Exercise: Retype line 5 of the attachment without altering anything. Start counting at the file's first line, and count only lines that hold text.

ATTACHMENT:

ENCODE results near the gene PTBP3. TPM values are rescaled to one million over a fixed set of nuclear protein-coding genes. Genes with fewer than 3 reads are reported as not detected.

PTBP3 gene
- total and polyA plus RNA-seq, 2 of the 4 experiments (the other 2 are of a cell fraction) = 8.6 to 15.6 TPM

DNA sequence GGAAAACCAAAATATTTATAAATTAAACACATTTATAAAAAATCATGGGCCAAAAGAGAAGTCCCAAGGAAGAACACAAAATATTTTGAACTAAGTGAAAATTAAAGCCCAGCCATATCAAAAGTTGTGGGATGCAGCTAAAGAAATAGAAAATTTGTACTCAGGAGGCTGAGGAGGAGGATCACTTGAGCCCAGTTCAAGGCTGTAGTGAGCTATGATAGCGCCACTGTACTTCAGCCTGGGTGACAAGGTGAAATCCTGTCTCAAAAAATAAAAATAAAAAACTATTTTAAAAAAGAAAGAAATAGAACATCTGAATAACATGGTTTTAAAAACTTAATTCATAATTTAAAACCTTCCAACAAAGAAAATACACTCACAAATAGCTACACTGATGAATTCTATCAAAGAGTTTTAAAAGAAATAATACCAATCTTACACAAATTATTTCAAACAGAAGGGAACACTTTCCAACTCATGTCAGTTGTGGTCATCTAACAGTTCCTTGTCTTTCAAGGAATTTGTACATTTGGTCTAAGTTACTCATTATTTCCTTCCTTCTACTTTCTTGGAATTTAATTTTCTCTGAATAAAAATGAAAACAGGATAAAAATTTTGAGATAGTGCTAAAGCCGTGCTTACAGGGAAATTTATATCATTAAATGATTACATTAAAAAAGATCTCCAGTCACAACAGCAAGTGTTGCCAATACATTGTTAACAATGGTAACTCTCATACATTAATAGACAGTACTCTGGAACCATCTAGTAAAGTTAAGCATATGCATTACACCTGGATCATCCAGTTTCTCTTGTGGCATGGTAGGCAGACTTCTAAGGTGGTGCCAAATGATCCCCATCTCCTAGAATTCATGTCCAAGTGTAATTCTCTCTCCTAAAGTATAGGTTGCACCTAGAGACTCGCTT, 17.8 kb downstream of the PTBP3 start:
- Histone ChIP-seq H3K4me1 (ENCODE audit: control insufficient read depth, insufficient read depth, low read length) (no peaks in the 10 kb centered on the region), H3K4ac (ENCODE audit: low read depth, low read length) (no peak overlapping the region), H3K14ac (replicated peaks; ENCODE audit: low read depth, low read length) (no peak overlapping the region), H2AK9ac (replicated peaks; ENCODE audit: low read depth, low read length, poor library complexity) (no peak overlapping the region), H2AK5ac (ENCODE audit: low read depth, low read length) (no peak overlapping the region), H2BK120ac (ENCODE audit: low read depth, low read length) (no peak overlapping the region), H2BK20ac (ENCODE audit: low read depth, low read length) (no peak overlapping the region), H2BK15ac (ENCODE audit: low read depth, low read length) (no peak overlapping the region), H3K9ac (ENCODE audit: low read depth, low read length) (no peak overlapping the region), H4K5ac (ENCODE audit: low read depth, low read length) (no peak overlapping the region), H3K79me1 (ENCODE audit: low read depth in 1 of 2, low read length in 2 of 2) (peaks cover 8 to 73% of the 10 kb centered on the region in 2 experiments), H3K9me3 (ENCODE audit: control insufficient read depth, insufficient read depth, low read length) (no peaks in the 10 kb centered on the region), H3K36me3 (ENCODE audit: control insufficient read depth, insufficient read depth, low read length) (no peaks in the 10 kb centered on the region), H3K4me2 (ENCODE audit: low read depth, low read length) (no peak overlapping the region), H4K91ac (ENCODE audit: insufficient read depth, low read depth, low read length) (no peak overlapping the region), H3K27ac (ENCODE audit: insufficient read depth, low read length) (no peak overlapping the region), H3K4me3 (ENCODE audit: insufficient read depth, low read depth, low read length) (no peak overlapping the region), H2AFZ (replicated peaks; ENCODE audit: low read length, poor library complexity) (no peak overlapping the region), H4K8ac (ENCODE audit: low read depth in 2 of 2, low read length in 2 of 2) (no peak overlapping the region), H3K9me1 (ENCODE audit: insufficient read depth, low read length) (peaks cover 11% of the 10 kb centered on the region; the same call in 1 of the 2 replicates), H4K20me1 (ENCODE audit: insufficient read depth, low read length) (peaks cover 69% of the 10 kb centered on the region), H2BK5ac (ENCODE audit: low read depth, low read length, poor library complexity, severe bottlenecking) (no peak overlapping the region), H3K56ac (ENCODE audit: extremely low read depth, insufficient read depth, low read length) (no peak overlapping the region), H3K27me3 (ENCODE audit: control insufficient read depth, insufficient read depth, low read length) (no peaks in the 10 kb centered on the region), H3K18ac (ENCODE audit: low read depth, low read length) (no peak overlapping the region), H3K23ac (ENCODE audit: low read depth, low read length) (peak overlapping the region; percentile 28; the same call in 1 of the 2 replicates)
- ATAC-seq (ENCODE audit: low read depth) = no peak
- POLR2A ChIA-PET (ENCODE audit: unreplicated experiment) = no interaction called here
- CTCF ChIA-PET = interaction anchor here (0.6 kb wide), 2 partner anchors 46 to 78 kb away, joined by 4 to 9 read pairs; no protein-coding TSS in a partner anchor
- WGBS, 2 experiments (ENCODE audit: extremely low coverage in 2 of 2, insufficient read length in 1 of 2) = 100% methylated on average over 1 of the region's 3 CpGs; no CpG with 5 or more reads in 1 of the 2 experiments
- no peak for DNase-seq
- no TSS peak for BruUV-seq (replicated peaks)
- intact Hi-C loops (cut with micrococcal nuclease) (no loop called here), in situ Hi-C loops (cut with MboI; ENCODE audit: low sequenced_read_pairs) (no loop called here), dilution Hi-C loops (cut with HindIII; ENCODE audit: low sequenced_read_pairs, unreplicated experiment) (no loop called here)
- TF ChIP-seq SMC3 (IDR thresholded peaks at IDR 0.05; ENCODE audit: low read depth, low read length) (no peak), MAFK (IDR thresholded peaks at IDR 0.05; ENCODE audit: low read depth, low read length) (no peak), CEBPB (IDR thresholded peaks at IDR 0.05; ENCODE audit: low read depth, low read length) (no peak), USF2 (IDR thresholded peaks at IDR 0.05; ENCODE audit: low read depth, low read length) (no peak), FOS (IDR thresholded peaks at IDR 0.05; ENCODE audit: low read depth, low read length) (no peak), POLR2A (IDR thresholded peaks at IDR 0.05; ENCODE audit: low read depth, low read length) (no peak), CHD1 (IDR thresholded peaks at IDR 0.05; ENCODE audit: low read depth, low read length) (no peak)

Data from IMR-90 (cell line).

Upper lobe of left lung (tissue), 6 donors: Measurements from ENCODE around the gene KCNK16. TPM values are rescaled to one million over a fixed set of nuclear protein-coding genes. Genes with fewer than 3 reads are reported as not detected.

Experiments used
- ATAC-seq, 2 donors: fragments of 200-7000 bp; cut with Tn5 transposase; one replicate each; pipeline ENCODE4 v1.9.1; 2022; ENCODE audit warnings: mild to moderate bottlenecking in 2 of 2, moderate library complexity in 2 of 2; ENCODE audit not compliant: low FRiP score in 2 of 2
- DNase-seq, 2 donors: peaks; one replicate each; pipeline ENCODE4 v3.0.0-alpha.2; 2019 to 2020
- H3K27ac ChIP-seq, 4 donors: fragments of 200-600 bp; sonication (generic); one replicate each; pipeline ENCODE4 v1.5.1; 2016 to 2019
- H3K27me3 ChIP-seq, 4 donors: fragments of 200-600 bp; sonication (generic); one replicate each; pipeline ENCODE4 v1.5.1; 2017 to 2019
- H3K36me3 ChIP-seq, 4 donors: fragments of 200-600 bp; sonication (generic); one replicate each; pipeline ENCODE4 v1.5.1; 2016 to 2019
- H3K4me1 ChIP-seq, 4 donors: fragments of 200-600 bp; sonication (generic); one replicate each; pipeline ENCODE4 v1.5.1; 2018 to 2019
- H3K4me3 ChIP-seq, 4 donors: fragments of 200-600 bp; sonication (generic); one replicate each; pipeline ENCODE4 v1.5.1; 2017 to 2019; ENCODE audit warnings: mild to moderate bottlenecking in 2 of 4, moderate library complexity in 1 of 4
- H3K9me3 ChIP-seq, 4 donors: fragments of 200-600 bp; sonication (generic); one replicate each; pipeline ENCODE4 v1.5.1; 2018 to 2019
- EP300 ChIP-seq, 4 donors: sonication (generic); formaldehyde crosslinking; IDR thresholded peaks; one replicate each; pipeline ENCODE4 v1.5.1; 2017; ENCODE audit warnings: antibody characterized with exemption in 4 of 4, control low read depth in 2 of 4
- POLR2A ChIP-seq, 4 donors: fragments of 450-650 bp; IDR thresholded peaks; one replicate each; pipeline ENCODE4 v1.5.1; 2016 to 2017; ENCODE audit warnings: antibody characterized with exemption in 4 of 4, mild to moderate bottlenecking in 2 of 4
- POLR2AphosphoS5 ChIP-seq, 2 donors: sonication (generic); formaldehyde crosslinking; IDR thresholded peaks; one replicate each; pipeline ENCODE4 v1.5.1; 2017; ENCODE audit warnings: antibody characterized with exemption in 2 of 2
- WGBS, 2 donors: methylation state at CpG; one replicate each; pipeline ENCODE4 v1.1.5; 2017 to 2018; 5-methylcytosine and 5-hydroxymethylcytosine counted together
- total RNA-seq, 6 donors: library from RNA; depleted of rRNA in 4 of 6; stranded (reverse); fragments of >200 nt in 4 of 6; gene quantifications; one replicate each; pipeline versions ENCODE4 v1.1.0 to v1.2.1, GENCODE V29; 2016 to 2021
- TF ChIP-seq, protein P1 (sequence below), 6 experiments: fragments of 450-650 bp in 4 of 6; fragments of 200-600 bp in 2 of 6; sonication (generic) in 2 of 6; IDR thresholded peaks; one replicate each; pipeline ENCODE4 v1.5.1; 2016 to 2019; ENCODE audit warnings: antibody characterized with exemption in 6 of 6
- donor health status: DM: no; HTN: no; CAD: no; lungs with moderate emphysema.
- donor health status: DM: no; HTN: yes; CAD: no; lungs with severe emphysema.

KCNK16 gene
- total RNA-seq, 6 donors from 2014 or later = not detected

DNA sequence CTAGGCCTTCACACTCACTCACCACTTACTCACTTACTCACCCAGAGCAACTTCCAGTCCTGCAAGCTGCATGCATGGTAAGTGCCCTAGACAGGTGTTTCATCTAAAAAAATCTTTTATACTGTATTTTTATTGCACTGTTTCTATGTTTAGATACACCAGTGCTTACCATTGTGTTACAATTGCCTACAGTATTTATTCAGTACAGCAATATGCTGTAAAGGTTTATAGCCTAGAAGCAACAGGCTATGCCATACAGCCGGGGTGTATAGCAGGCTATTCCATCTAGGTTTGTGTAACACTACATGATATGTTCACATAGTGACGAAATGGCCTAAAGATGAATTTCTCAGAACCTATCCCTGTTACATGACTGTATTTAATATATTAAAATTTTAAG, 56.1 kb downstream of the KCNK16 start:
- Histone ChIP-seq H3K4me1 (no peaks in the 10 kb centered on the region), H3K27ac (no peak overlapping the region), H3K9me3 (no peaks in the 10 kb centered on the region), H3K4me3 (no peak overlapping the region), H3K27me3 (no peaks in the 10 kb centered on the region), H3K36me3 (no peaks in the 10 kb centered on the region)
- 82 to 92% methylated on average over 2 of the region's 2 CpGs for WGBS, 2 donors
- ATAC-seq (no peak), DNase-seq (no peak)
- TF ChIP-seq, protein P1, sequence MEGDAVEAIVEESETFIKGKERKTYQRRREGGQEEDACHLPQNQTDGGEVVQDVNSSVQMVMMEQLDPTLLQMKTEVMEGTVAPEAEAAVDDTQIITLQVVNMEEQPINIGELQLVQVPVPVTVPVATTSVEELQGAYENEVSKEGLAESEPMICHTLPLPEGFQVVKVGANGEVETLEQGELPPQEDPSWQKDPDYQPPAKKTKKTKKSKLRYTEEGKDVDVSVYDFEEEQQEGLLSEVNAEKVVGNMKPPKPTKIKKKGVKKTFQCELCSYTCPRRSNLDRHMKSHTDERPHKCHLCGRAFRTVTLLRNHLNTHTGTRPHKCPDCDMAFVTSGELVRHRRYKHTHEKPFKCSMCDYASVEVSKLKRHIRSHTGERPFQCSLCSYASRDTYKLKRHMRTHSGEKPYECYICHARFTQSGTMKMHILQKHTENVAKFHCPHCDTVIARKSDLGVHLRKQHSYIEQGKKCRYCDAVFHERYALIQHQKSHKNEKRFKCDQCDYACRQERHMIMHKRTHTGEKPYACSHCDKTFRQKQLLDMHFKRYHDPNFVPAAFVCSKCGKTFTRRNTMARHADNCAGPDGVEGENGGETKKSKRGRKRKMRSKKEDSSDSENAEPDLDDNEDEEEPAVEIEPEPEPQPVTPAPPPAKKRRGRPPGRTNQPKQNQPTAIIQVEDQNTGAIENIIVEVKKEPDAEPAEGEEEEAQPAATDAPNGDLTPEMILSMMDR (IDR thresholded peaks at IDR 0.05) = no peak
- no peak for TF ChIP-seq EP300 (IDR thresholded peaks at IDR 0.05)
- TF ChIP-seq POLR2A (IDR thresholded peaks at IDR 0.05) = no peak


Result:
- Histone ChIP-seq H3K4me1 (ENCODE audit: control insufficient read depth, insufficient read depth, low read length) (no peaks in the 10 kb centered on the region), H3K4ac (ENCODE audit: low read depth, low read length) (no peak overlapping the region), H3K14ac (replicated peaks; ENCODE audit: low read depth, low read length) (no peak overlapping the region), H2AK9ac (replicated peaks; ENCODE audit: low read depth, low read length, poor library complexity) (no peak overlapping the region), H2AK5ac (ENCODE audit: low read depth, low read length) (no peak overlapping the region), H2BK120ac (ENCODE audit: low read depth, low read length) (no peak overlapping the region), H2BK20ac (ENCODE audit: low read depth, low read length) (no peak overlapping the region), H2BK15ac (ENCODE audit: low read depth, low read length) (no peak overlapping the region), H3K9ac (ENCODE audit: low read depth, low read length) (no peak overlapping the region), H4K5ac (ENCODE audit: low read depth, low read length) (no peak overlapping the region), H3K79me1 (ENCODE audit: low read depth in 1 of 2, low read length in 2 of 2) (peaks cover 8 to 73% of the 10 kb centered on the region in 2 experiments), H3K9me3 (ENCODE audit: control insufficient read depth, insufficient read depth, low read length) (no peaks in the 10 kb centered on the region), H3K36me3 (ENCODE audit: control insufficient read depth, insufficient read depth, low read length) (no peaks in the 10 kb centered on the region), H3K4me2 (ENCODE audit: low read depth, low read length) (no peak overlapping the region), H4K91ac (ENCODE audit: insufficient read depth, low read depth, low read length) (no peak overlapping the region), H3K27ac (ENCODE audit: insufficient read depth, low read length) (no peak overlapping the region), H3K4me3 (ENCODE audit: insufficient read depth, low read depth, low read length) (no peak overlapping the region), H2AFZ (replicated peaks; ENCODE audit: low read length, poor library complexity) (no peak overlapping the region), H4K8ac (ENCODE audit: low read depth in 2 of 2, low read length in 2 of 2) (no peak overlapping the region), H3K9me1 (ENCODE audit: insufficient read depth, low read length) (peaks cover 11% of the 10 kb centered on the region; the same call in 1 of the 2 replicates), H4K20me1 (ENCODE audit: insufficient read depth, low read length) (peaks cover 69% of the 10 kb centered on the region), H2BK5ac (ENCODE audit: low read depth, low read length, poor library complexity, severe bottlenecking) (no peak overlapping the region), H3K56ac (ENCODE audit: extremely low read depth, insufficient read depth, low read length) (no peak overlapping the region), H3K27me3 (ENCODE audit: control insufficient read depth, insufficient read depth, low read length) (no peaks in the 10 kb centered on the region), H3K18ac (ENCODE audit: low read depth, low read length) (no peak overlapping the region), H3K23ac (ENCODE audit: low read depth, low read length) (peak overlapping the region; percentile 28; the same call in 1 of the 2 replicates)